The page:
Property spat strains already frayed Kenya-Somalia relations

A Kenyan contractor has accused the Somali Embassy in Nairobi of detaining and torturing a process server who attempted to deliver court filings from an ongoing suit, further straining frayed diplomatic relations between the two countries.

Amos Mutambu claims to have been stopped from leaving the Somali Embassy in Nairobi moments after he had served the consulate with court papers at their offices off Dennis Pritt road in Nairobi, on September 2.

He has made the detention claims in court filings as well as in a protest letter sent on September 4 to the Kenyan Foreign Affairs and International Trade Secretary, Monica Juma.

Mr Mutambu had been sent by HMS Advocates to deliver pleadings in a court dispute between a Kenyan contractor and the Embassy, arising from alleged renovation works carried out on an old Somali government-owned property in Nairobi.

The Kenyan Ministry of Foreign Affairs is said to have held a meeting with Somali Embassy officials to discuss the matter, even as Ms Juma on Friday said the Kenyan contractor’s advocates may have failed to observe the right “administrative process for serving embassies” with legal notices.

“We will find out what had happened,” Ms Juma said at a press briefing in Nairobi.
$200 million claim

The Somalia Ambassador to Nairobi Mohamud Omar ‘Tarsan’ in an interview with The EastAfrican denied the detention allegations, but acknowledged the embassy had received a “$200 million claim plus interest” from the Kenyan contractor.

The allegations come at a time of strained relations between Kenya and Somalia owing to a raging maritime boundary dispute.

“There has been no detention of any kind. We do not have rooms to detain anyone. I think they are taking advantage of the current political differences between Kenya and Somalia to defraud us,” said Mr Omar.

The Kenyan court server claims in the court filings that he was only released from detention after an acknowledgement stamped on the court documents was erased using whiteout, and the filing receipt issued by the court torn into two pieces.

Mr Mutambu claims in the Milimani High Court filings that security guards at the entrance to the embassy took his mobile phone at the entrance, before directing him to the reception where two women were manning the desk.

The women perused the court filings before acknowledging receipt. A Mr Aden, however, intercepted the process server on his way out, sparking off the drama.


In the dispute, Kingsley Construction Ltd has sued the embassy for withholding $226,318 (Ksh23.4 million) payment for renovation of a separate property in Nairobi’s Lower Kabete area owned by Somalia.

Kingsley had signed a contract with the Embassy of the Federal Republic of Somalia to the Republic of Kenya in 2016 for the renovation of the Lower Kabete property.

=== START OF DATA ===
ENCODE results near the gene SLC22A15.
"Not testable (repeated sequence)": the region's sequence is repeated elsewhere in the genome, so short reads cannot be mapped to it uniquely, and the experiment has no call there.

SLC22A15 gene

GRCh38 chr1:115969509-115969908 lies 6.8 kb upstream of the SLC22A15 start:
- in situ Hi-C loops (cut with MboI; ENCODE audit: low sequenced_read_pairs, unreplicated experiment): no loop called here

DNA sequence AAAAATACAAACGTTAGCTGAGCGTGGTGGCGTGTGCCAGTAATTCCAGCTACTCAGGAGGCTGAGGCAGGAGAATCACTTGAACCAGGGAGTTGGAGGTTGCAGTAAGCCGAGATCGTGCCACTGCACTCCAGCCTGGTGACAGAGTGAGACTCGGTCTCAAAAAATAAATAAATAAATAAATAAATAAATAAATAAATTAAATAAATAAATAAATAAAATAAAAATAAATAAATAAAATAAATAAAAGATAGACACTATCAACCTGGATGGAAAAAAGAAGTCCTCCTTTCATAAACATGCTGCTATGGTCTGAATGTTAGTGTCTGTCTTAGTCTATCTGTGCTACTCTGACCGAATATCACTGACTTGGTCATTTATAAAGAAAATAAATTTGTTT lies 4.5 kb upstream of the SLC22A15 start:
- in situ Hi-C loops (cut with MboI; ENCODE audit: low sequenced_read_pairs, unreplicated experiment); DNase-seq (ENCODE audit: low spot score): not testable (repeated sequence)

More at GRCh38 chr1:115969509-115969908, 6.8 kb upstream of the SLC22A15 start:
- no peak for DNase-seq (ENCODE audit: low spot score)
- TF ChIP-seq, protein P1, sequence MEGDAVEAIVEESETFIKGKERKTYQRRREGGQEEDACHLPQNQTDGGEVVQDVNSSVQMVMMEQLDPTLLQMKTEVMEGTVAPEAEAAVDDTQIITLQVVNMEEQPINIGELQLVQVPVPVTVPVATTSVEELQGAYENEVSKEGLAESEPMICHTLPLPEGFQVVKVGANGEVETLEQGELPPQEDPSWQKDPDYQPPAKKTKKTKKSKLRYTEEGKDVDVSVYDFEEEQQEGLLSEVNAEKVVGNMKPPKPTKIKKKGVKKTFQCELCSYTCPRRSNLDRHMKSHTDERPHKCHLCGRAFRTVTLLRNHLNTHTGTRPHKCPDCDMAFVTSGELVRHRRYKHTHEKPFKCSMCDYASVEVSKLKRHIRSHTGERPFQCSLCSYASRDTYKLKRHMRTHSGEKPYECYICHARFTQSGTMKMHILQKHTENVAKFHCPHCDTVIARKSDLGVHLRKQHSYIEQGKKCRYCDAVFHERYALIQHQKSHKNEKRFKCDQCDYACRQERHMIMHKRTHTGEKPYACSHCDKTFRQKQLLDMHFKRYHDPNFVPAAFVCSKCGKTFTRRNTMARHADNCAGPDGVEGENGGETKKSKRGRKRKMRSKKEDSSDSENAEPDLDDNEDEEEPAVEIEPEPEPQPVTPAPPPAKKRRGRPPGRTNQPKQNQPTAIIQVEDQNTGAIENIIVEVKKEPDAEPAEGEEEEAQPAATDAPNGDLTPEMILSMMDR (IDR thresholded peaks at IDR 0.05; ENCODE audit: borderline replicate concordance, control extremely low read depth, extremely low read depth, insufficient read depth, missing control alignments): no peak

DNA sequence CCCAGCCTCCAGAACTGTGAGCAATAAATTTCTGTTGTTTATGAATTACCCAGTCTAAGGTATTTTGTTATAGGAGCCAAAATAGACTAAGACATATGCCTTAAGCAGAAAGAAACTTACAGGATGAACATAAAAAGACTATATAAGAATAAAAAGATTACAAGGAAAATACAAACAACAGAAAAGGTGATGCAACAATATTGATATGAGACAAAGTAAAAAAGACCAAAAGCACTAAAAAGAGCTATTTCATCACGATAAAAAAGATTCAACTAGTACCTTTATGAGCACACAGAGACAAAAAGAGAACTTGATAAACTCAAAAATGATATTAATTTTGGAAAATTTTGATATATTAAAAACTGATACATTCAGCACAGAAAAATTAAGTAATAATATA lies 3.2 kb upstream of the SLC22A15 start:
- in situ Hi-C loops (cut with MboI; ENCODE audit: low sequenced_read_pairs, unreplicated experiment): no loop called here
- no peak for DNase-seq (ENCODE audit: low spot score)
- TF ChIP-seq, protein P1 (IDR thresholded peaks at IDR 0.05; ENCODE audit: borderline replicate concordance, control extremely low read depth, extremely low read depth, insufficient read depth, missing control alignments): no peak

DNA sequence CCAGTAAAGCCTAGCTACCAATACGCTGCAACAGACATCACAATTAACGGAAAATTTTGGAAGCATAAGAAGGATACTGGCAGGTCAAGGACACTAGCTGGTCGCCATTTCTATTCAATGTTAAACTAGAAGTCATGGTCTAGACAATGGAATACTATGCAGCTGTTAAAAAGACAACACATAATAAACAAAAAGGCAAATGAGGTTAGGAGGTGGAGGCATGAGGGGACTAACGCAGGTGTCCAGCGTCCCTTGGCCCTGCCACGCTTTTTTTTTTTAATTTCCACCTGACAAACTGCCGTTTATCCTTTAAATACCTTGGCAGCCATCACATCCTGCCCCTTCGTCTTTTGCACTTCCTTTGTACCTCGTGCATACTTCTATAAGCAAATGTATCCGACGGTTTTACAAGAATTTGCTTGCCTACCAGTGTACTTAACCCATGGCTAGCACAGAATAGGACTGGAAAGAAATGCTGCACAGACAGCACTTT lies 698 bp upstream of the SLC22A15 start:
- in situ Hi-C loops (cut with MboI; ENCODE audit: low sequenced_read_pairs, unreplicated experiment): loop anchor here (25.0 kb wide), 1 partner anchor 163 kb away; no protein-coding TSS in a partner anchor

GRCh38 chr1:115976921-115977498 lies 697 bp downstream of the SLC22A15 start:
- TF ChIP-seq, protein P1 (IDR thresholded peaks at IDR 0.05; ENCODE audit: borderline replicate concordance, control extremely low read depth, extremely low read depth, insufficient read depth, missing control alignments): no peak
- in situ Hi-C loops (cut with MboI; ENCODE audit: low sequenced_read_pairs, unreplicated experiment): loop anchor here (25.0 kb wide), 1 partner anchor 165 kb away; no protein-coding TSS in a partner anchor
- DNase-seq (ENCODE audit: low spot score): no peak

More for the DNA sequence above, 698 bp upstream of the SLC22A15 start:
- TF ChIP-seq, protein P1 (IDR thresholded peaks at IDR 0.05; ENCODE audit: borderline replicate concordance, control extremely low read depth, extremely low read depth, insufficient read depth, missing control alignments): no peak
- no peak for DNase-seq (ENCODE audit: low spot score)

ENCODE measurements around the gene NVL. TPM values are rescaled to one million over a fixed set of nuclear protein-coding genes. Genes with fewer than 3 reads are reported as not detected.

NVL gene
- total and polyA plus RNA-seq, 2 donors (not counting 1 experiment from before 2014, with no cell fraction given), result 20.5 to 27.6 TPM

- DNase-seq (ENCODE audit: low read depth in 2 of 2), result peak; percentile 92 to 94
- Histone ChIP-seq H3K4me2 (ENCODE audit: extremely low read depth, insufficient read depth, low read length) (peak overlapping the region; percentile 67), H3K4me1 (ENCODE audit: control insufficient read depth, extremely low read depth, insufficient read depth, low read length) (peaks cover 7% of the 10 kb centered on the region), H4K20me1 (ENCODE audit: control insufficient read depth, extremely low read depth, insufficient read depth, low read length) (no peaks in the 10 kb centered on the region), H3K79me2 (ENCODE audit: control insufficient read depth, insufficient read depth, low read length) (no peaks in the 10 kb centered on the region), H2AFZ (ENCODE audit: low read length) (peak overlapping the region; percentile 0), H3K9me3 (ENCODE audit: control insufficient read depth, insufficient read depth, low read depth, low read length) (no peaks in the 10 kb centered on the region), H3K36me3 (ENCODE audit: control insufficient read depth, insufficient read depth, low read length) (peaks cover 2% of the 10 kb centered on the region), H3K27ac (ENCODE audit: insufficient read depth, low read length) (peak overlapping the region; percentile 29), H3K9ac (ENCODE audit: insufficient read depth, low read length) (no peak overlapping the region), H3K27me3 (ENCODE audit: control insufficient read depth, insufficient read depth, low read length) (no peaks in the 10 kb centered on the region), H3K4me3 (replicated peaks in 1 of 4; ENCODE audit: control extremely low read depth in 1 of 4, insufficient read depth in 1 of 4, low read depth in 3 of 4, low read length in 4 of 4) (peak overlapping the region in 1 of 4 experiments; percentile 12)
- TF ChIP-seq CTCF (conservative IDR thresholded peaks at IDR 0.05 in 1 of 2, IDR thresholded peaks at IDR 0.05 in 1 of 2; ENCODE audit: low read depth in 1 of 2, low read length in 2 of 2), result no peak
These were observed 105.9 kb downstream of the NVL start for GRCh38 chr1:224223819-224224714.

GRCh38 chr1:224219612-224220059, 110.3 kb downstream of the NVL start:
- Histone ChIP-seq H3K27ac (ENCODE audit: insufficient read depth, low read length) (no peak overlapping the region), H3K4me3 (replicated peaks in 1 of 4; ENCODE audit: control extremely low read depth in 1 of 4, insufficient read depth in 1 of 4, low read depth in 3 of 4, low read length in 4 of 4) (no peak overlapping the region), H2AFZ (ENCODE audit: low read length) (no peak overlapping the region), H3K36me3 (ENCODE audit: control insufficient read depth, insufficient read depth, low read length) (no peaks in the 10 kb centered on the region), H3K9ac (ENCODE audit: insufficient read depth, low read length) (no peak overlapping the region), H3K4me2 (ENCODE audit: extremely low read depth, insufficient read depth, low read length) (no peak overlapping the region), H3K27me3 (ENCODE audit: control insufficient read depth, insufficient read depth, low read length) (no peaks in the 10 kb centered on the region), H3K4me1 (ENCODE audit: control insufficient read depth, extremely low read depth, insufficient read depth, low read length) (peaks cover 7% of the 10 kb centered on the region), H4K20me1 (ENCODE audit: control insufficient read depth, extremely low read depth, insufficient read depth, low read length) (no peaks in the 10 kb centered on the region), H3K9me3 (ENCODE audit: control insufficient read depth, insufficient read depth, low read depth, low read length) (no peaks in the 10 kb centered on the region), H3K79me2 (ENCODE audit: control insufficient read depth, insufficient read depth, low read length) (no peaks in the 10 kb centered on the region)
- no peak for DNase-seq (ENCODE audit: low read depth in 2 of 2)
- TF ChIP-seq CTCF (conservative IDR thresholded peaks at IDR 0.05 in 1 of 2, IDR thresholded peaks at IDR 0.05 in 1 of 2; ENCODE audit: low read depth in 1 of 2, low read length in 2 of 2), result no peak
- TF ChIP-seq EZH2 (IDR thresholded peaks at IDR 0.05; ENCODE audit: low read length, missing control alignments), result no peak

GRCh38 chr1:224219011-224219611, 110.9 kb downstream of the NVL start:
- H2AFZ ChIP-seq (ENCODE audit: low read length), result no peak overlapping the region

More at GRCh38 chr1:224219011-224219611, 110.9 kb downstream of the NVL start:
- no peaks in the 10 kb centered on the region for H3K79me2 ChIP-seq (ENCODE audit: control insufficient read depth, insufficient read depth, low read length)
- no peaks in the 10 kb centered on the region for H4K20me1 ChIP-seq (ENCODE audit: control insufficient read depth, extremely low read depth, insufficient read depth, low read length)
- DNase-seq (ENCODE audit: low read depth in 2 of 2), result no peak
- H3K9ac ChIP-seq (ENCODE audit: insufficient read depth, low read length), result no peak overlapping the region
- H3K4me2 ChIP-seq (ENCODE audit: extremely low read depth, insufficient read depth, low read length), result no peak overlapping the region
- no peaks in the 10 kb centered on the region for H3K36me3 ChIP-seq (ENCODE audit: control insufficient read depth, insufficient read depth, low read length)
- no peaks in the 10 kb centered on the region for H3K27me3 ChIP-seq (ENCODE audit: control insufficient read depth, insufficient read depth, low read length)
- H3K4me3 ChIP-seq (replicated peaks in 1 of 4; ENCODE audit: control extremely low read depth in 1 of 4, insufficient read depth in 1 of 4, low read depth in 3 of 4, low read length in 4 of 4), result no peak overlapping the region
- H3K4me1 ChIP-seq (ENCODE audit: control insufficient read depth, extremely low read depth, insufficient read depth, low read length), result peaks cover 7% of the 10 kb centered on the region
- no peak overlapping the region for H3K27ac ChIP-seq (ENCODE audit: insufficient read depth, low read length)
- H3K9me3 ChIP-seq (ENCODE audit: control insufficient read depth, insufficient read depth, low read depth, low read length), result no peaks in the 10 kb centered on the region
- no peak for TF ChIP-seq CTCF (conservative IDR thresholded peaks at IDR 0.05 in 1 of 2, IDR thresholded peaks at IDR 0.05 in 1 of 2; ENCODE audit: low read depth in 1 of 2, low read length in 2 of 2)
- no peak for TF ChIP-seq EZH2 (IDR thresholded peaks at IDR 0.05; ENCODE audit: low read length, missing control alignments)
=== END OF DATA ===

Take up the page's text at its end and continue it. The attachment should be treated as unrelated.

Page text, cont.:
The firm’s operations manager Everlyne Mutungi argues that Somalia locked it out of the project site and intends to contract another firm to finish the remaining 20 per cent portion of works.

She added that the new contractor is set to use equipment and material acquired by Kingsley Construction hence Somalia’s move is an illegal back door out of the renovation deal.

Somalia has refused to engage Kingsley and locked out the firm’s workers and directors from the project site in Lower Kabete, Nairobi, according to the court filings.

The Somali Embassy is yet to file its response to the case, arguing that any court pleadings are supposed to be served through Kenya’s Ministry of Foreign Affairs.

High Court judge Mary Kasango has issued a temporary order barring the embassy or anyone acting on its behalf from undertaking further renovations or construction at the Lower Kabete property.

Legal bills

Justice Kasango has also ordered the Embassy of Somalia to foot the legal bills for the application that led to issuing of the freeze orders.

The two nations are engaged in a heated maritime territorial battle over oil and gas exploration blocks that have reportedly been put up for auction.

Diplomatic tension between Nairobi and Mogadishu has heightened this year following the dispute, often playing out in the open.

The ICJ will hear the case for five days starting November 4, 2019.

Nairobi recalled its ambassador to Mogadishu, Lt Gen Lucas Tumbo in February after it emerged that Somalia had put the disputed oil blocks.

On the same day, Nairobi expelled Somalia’s envoy to Kenya Mohamoud Ahmed Nur after terming the planned auction as a provocation and an attempt to grab Kenya’s resources.

In May, Kenya denied visas to three Somali officialsjunior Minister of Water and Energy Osman Libah and legislators Ilyas Ali Hassan and Zamzam Dahir—who were planning to attend the European Union-sponsored cross-border conflict management programme in Nairobi.

Somalia wrote a protest letter to Nairobi over the incident, while also disputing Kenyan directives that require aircraft from Mogadishu to undergo further security checks at Wajir airport before proceeding to Nairobi.

In retaliation to the visa incident, Mogadishu barred any of its officials from attending any meetings in Nairobi.

The Mogadishu retaliation also gave Somali charity organisations operating in Kenya a month’s notice to relocate to Mogadishu or face sanctions.

Mogadishu’s Ministry of Health and Human Resources also asked United Nations agencies and donors to reschedule any meetings that were to be held in Nairobi.

Source:The East African